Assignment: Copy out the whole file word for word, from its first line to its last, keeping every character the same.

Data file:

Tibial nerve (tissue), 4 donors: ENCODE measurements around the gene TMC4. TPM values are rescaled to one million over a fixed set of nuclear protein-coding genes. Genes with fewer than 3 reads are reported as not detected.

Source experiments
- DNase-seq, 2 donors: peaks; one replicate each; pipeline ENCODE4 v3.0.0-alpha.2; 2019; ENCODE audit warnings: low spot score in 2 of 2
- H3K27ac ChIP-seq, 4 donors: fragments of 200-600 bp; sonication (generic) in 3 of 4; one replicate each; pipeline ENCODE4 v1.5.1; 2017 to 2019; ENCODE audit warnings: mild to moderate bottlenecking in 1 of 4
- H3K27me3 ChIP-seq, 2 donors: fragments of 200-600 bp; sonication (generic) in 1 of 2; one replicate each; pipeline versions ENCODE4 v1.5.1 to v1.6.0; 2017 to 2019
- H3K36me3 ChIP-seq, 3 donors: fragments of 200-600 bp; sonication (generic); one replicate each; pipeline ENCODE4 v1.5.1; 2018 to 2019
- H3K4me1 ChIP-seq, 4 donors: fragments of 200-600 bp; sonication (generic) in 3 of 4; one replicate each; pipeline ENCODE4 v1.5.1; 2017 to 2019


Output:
Tibial nerve (tissue), 4 donors: ENCODE measurements around the gene TMC4. TPM values are rescaled to one million over a fixed set of nuclear protein-coding genes. Genes with fewer than 3 reads are reported as not detected.

Source experiments
- DNase-seq, 2 donors: peaks; one replicate each; pipeline ENCODE4 v3.0.0-alpha.2; 2019; ENCODE audit warnings: low spot score in 2 of 2
- H3K27ac ChIP-seq, 4 donors: fragments of 200-600 bp; sonication (generic) in 3 of 4; one replicate each; pipeline ENCODE4 v1.5.1; 2017 to 2019; ENCODE audit warnings: mild to moderate bottlenecking in 1 of 4
- H3K27me3 ChIP-seq, 2 donors: fragments of 200-600 bp; sonication (generic) in 1 of 2; one replicate each; pipeline versions ENCODE4 v1.5.1 to v1.6.0; 2017 to 2019
- H3K36me3 ChIP-seq, 3 donors: fragments of 200-600 bp; sonication (generic); one replicate each; pipeline ENCODE4 v1.5.1; 2018 to 2019
- H3K4me1 ChIP-seq, 4 donors: fragments of 200-600 bp; sonication (generic) in 3 of 4; one replicate each; pipeline ENCODE4 v1.5.1; 2017 to 2019